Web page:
From Linda Priestley, Editor-in-Chief
Given the title above and the approaching holiday season, you may be thinking “Here she comes in her Santa suit wanting to talk to us about charity.” And you’d be right. But allow me to clarify: my subject is charity to yourself.
We give—and we give of ourselves—in all kinds of ways: at work, with our family, with our friends, and in the community and beyond. According to recent data, it seems we’re being increasingly generous when it comes to giving to charities, no doubt inspired by the pandemic. And even if COVID-19 has slowed us down (in spite of ourselves) in our volunteer efforts, we’re still putting our shoulders to the wheel to help our neighbours. Many people really need support, and we’re glad to give it.
But giving to yourself is also essential for well-being: yours and other people’s. It’s good to be good to yourself. Travel, fine meals, and outings are just a few of the ways you can spoil yourself, and in this issue, you’ll find some other great morale boosters and ideas for self-care therapy.
There are also the little gifts each day brings, such as that moment when you wake up. “Happiness is a choice you make every morning when you open your eyes and become aware of your breath,” as my colleague Christine Lapointe, an art director, wisely says. (As a matter of fact, you can actually relearn the ability to breathe like an innocent baby; this intuitive breathing feeds your whole body with oxygen and can get you back on your feet at any time during the day.)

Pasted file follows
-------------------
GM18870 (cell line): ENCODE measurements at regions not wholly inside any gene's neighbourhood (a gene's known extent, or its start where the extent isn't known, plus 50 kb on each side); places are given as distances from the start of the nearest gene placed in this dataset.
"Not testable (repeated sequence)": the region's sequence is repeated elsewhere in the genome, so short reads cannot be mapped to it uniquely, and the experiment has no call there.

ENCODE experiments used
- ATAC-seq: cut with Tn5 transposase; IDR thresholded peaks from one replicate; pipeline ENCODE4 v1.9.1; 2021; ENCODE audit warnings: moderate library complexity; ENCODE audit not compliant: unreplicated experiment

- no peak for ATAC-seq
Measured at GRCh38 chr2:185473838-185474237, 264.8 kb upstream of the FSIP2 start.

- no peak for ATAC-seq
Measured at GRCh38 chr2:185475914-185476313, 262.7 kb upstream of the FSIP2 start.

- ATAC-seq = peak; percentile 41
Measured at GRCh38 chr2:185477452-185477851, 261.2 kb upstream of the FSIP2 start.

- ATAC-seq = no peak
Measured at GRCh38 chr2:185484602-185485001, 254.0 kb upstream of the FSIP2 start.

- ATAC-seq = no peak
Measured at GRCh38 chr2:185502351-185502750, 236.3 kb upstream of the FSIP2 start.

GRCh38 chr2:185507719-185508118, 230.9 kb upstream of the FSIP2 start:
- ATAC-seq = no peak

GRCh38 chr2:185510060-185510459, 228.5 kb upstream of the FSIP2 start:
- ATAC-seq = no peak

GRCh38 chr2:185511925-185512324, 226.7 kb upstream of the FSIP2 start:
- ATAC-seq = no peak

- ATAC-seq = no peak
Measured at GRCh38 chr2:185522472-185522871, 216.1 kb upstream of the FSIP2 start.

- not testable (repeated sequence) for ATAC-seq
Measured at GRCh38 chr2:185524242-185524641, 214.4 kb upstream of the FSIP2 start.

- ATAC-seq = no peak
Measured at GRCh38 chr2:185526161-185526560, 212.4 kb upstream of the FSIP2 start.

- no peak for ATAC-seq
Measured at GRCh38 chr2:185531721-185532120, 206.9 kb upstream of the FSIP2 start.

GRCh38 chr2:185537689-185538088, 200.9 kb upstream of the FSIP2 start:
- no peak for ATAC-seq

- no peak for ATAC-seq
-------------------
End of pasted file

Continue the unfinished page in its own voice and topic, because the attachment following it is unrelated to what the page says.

Laughter and smiles will also put you in a good mood, and they’re contagious. Even simpler: drink some water—when you’re well hydrated, you feel less overwhelmed by your worries. At the same time, you can remind yourself that water is a precious commodity and that many people in many countries don’t have easy access to it like we do. That thought can provide a bit of perspective and put you in touch once again with your humanitarian side.
One gift you can give yourself is allowing yourself to be or feel content even while knowing that others aren’t as fortunate or are suffering. Empathy without guilt. I invite you to read We Are the Light by Matthew Quick (the author of The Silver Linings Playbook), a recent novel that reminds us that grief is complex and that even in the aftermath of a tragic event, we can find happiness again and help those who need more time to heal. It’s not easy, but it’s necessary if you want to bring happiness to others—and spread it everywhere.
Photo: Laurence Labat